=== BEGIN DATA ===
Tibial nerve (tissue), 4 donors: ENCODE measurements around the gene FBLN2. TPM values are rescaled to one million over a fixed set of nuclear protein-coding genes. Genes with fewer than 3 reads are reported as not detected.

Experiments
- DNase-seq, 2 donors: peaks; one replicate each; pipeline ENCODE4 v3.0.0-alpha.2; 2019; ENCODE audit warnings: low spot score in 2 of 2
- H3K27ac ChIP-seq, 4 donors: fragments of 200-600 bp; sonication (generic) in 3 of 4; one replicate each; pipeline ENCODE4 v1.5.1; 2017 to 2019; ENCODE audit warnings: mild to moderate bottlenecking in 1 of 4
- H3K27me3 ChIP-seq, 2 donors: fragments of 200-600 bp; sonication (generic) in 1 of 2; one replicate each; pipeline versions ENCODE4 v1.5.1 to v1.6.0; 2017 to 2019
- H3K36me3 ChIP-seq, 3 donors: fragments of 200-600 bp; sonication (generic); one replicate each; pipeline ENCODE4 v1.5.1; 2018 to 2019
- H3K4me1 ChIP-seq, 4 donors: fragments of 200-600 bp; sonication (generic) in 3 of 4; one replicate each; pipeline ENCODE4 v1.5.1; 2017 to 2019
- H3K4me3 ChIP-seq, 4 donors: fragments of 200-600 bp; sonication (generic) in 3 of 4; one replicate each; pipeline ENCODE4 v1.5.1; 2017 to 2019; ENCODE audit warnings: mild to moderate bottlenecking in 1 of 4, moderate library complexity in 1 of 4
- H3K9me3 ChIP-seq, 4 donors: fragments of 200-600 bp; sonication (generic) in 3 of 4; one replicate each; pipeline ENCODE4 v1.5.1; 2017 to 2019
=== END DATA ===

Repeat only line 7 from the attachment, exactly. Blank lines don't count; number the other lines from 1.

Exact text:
- H3K4me1 ChIP-seq, 4 donors: fragments of 200-600 bp; sonication (generic) in 3 of 4; one replicate each; pipeline ENCODE4 v1.5.1; 2017 to 2019